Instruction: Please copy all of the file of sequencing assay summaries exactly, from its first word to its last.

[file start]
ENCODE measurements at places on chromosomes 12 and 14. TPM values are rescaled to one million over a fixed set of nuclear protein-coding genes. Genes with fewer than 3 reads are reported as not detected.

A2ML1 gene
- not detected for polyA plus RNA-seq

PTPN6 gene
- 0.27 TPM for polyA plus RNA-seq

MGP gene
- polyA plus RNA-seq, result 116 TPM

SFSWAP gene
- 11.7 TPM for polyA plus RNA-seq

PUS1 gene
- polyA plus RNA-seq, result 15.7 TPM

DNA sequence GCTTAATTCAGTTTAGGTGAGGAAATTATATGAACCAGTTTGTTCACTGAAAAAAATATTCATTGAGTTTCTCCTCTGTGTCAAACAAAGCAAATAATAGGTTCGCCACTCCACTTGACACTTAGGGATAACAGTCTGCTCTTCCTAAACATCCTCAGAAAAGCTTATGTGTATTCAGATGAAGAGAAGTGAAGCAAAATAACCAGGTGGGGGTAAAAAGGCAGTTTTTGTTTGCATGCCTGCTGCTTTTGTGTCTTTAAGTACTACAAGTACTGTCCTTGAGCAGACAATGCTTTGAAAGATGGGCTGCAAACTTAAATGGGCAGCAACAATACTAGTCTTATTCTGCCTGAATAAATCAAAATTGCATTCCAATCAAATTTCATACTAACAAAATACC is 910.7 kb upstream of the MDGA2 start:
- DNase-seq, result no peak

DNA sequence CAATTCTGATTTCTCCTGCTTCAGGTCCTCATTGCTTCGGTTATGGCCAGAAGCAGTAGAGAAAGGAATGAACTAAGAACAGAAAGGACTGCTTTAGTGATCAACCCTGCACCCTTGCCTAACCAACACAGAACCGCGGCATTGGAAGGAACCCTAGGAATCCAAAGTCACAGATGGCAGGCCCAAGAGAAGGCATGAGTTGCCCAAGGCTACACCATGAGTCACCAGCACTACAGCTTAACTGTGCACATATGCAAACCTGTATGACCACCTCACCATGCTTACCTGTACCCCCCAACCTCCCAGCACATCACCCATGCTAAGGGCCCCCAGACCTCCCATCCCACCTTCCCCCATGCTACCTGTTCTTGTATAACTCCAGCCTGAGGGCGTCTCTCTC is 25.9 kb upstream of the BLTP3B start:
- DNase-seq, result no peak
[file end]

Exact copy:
ENCODE measurements at places on chromosomes 12 and 14. TPM values are rescaled to one million over a fixed set of nuclear protein-coding genes. Genes with fewer than 3 reads are reported as not detected.

A2ML1 gene
- not detected for polyA plus RNA-seq

PTPN6 gene
- 0.27 TPM for polyA plus RNA-seq

MGP gene
- polyA plus RNA-seq, result 116 TPM

SFSWAP gene
- 11.7 TPM for polyA plus RNA-seq

PUS1 gene
- polyA plus RNA-seq, result 15.7 TPM

DNA sequence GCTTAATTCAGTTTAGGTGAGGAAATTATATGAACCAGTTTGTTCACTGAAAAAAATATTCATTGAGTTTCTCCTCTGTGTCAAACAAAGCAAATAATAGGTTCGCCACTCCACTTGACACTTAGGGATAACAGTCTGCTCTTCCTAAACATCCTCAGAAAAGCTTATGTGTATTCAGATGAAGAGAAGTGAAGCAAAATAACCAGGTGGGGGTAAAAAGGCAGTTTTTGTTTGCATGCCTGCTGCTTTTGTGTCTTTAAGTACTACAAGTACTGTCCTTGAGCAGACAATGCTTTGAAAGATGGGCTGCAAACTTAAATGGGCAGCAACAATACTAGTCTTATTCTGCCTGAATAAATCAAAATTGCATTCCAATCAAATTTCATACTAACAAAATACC is 910.7 kb upstream of the MDGA2 start:
- DNase-seq, result no peak

DNA sequence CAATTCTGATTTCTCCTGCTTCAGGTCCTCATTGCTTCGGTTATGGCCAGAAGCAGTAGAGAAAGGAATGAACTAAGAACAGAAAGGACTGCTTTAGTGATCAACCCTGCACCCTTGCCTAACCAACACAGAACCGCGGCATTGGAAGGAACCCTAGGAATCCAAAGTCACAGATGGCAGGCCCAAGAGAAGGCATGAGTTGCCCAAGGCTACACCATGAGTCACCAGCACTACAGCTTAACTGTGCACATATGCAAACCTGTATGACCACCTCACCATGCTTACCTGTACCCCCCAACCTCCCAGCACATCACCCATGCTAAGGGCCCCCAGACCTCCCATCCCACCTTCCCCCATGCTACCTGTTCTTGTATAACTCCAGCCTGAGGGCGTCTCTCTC is 25.9 kb upstream of the BLTP3B start:
- DNase-seq, result no peak